...and then she's showing up to the bakery for her meeting with Francis. He's already seated at a table, and she comes over and greets him with a handshake. After they both lie about attempting to bring chaperones to the meeting (keeping up appearances is important), they sit and talk about Ossining for a bit, and then Francis happens to mention that he was once married. Not sure if he's a widower or if the Governor merely wanted not to be the only divorcé in the office. They talk about the reservoir and how Francis did jackknives into it as a child, and Betty scolds him: "We drink that water!" Heh. He then breaks the news that he looked into the project, and it's already started, but perhaps if she knew someone with some clout? Basically, the way he plays this is to keep her hopes up while simultaneously letting her know just how difficult the task she's asked him to complete is, so I'm not surprised when "strategist" is one of the things he lists when she asks him what he does. Not that she's not interested in playing along, I hasten to add. He goes on to mention that he's also a lawyer, but he rarely needs to be, and she in turn says she majored in anthropology in college. "We all have skills we don't use." For example, Betty also once was a stand-up comic. (Can you picture her telling a Catskills audience to try the veal? I may have to take a break here.) After Francis then orders some apple pie, he tells Betty he's not sure what he can do about the water tank, but then encourages her not to give up so easily, which: See above.

Meanwhile, Don is not home to wonder where Betty is because he's out with Sally. Turns out that there's a solar eclipse happening that day, and Sally's class is meeting with her teacher so they can each make a camera obscura out of a cardboard box. Don chats with Carlton, and when the latter complains that he could be golfing, Don offers to take his daughter home if he wants to duck out. Surprisingly, Carlton doesn't take him up on the offer, instead telling Don that Francine was a schoolteacher when they met, and he used to love seeing her "standing in the middle of all those little kids, like a telephone pole." Heh. Don offers that Sally has a crush on the teacher, and then Carlton asks why you can't look at an eclipse. "What's it gonna do, really?" Other than make for an egregiously bad two-part episode of Heroes, I'm not really sure myself. Carlton mentions that he goes running in the mornings by the high-school track, which could explain why he's not nearly as tubby as the last time we saw him, and says he sees the teacher sometimes, but he never talks to her as a point of etiquette. He adds that that's one of the things he really likes about the run -- the quiet and the sense of being alone, which are difficult to come by. You'd think Don wouldn't be hard pressed to agree, but at the moment he's staring at the teacher so hard that any thoughts of being alone seem to be far from his mind. Well, except possibly one.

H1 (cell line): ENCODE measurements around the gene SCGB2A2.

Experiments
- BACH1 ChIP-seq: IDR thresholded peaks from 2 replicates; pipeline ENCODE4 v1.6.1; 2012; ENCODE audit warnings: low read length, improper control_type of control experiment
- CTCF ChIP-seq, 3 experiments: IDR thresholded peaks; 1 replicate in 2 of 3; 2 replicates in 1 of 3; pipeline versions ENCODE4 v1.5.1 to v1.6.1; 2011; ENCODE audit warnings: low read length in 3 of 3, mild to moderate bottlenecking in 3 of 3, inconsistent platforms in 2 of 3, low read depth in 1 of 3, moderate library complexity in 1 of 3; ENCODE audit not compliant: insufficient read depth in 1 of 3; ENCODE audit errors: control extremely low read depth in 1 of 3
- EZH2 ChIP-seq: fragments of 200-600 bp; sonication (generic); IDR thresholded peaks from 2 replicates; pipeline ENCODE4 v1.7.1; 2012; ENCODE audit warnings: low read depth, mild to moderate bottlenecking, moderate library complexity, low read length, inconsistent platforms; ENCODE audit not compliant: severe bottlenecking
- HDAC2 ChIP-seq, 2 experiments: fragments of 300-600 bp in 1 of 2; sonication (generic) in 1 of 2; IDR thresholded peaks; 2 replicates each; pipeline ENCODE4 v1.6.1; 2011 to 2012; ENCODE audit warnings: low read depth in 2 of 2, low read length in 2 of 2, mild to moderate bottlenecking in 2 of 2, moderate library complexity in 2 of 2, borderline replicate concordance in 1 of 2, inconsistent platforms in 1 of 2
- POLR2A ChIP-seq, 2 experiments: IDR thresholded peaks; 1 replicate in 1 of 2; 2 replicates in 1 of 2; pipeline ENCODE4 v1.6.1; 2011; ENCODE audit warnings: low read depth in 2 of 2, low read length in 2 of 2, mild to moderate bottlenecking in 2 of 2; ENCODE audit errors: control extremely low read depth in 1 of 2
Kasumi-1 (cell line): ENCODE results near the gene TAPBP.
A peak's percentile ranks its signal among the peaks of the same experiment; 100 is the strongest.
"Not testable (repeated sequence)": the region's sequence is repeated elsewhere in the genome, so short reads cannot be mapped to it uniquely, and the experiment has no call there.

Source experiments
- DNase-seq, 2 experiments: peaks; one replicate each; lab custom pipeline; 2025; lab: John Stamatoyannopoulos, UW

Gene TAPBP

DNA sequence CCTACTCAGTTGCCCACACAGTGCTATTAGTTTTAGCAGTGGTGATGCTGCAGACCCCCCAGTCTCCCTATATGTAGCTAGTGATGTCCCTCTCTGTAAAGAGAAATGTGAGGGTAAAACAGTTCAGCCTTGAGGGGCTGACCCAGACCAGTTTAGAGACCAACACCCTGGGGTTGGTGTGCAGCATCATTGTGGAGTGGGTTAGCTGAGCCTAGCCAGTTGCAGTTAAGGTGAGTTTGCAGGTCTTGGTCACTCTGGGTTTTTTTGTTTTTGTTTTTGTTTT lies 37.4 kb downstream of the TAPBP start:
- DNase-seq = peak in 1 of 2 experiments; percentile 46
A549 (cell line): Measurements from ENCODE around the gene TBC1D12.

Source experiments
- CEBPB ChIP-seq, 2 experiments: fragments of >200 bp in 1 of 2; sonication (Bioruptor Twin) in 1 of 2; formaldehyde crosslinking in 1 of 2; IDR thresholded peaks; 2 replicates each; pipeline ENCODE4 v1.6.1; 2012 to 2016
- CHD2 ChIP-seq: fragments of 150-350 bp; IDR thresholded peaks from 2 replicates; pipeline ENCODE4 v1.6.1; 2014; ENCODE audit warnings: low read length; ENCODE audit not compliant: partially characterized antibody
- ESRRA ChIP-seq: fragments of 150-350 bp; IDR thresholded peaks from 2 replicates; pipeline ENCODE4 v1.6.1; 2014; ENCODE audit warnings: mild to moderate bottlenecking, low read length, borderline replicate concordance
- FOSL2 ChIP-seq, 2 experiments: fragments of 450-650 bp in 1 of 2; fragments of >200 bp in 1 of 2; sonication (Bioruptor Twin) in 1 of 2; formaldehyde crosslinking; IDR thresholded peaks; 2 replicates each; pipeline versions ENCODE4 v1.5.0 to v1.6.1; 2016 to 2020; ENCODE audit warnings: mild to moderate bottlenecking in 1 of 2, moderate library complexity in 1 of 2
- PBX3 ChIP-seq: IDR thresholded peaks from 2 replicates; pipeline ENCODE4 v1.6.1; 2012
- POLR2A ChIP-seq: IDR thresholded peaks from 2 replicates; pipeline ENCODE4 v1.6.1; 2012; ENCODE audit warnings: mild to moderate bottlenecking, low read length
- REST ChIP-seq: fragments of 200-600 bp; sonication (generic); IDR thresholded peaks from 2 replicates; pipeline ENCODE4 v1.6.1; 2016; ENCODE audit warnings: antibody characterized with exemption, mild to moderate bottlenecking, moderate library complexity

Back at the bakery, Francis tells Betty he's got to get going to Albany, and makes a joke about the old His Master's Voice ad in reference to his own situation with the Governor, a bit of levity that seems to go over Betty's head until he starts to explain and she says she's aware of what it is. Yes, Henry, once you've known her a bit you'll learn that just because she didn't laugh doesn't mean she doesn't get the reference. Actually, her pause before that declaration could be interpreted as her covering the fact that she actually didn't get it, but I find that difficult to believe, married as she is to a prolific ad man. I mean, I know Don doesn't share a lot about his work, but that ad wasn't exactly obscure, so I think the pause was just her dealing with the disappointment of Francis leaving so soon. Anyway, they head out to find a waitress and some guy using a "contraption" to look indirectly at the eclipse, whereupon Betty stares straight up into the sky until Francis covers her eyes. Honey, I know you're enjoying his attentions, but blinding yourself to get them seems a little extreme. After Betty takes a moment to recover, they start walking, and she somewhat reproachfully observes that he must have known he wouldn't have time to go to the reservoir. Well, he might have if he hadn't ordered that apple pie. She's probably more upset about missing the chance to go somewhere more secluded with him than she is about her civic mission, but regardless, he changes the subject as t